The arrivals hall met us with a sea of smiling but slightly impatient Turkish faces holding up placards – I gathered that it wasn’t only our flight that was late to land. Will had not a clue what Özgur looked like, and I had only seen a couple of photos of him on Facebook. I clumsily described him to Will: “He’s tall, has dark hair… wide…” and trailed off. We looked around. My attempt at visualisation could have described 60% of the men there. I promptly gave up any hope of finding him and began looking around for a payphone, and thinking I had spotted one (it turned out to be an internal security phone) started walking resolutely towards it. Just then, like some kind of wizard sent to the Earth to stop me from making a fool of myself by looking for a dial pad that didn’t exist – Özgur appeared. He had been waiting for over an hour for us, unsure if he had missed us or not. We withdrew some Turkish lira, and headed out into the fray of taxi drivers. By now it was 8pm and only 45 minutes from sunset, but the weather was still warm and the drive along the waterfront with the windows down was perhaps the most pleasant introduction we could have had to Turkey. The parks were packed with families and young people with picnics and ballgames; summer was in full swing in Istanbul and it felt divine.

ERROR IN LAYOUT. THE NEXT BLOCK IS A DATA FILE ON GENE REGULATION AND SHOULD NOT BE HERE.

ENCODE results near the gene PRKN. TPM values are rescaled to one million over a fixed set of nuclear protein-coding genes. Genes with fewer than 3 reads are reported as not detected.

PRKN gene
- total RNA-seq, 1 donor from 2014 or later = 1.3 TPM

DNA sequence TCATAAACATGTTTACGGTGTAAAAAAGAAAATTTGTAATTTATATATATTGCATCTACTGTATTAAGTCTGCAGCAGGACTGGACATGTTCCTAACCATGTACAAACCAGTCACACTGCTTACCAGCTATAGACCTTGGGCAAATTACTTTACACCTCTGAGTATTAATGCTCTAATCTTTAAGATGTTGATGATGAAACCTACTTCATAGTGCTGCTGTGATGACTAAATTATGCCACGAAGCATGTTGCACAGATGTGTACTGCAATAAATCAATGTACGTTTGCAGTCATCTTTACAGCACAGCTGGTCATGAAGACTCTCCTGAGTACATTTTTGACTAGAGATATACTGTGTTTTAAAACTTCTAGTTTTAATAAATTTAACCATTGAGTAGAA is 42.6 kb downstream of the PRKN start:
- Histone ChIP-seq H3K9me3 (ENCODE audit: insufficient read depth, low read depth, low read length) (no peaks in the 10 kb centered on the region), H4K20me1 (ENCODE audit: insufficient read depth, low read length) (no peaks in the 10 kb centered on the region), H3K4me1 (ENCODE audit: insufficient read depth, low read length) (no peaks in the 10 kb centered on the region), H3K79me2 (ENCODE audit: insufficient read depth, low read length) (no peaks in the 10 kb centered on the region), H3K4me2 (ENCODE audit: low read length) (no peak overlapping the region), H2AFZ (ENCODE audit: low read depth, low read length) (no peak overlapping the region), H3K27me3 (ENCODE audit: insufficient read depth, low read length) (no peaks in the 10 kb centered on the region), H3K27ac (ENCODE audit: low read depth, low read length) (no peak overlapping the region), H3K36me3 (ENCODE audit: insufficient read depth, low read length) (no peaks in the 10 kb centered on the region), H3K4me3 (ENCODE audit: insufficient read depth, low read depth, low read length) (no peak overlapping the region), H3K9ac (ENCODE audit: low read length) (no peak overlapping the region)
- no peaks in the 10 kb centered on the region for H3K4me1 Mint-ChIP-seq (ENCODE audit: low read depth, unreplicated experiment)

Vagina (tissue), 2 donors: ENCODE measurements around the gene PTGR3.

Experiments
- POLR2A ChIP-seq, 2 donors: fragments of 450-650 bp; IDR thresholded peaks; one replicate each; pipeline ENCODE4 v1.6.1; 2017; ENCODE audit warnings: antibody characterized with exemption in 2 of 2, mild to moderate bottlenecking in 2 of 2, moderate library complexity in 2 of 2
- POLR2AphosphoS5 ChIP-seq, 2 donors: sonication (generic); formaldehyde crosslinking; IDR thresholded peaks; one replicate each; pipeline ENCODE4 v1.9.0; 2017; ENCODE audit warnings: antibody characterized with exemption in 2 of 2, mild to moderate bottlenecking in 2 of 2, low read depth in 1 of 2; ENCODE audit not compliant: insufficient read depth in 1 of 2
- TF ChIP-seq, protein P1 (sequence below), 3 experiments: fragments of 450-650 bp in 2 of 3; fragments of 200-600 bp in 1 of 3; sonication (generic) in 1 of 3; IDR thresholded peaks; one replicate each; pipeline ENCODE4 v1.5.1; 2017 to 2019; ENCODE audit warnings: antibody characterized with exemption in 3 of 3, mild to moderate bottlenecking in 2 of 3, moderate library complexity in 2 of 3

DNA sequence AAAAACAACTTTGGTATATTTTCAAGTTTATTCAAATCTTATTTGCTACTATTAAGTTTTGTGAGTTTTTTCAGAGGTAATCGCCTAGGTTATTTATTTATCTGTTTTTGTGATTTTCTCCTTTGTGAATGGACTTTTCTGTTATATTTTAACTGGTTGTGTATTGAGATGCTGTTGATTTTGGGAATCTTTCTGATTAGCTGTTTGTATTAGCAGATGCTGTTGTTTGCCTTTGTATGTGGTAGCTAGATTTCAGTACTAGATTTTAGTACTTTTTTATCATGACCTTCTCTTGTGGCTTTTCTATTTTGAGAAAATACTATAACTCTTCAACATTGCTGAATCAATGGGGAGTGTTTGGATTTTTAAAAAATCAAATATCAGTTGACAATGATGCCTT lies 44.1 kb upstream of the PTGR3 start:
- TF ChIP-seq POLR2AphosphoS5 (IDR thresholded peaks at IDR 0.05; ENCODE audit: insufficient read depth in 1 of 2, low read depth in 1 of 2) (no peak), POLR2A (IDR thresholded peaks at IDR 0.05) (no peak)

Once we crossed the Galata bridge the taxi driver traded main roads for back alleys, exchanging low, almost whispered words with Özgur as he navigated roadblocks and avoided police. He eventually dropped us off at the end of a narrow street on a steep incline that was presumably too difficult for a car to traverse. As we got our backpacks out of the boot, I noticed that there were very few people outside. I assumed that the inner-city suburb of Osmanbey would be bustling at sundown, but the atmosphere was subdued. The cats that Istanbul are so famous for were present however, some nibbling at the bowls of food that were left for them at most doorsteps, others lounging on windowsills and kerbsides, one eye on us as we passed. We walked down the lane for about 500m before ascending the steep and rickety spiral staircase four flights up to Ozgur’s apartment on the top floor. I grew apprehensive, but I needn’t have – the door opened to revealed an ultra-modern, spacious and Ikea-furnished apartment in stark contrast to the aging and dilapidated stairwell. The bathroom was particularly luxurious, with toiletries and towels all organised immaculately. I felt like I’d walked in to a hotel. We dumped our bags and I immediately jumped into the shower. When I came out, Özgur and Will were leaning out of the windows in the living room. Loud cheers, whistles, drums and bells permeated the apartment and the street. It was 9pm: Özgur explained that since the protests in Gezi had been uprooted, people had taken to making noise from their apartments at 9pm in solidarity with the protestors. I looked out into the street, where it seemed that at least one window from every apartment block had a person leaning out, either participating or just watching. It took me a minute to realise that some of the sound was coming from the TV, where they were screening similar protests from other parts of the city and country.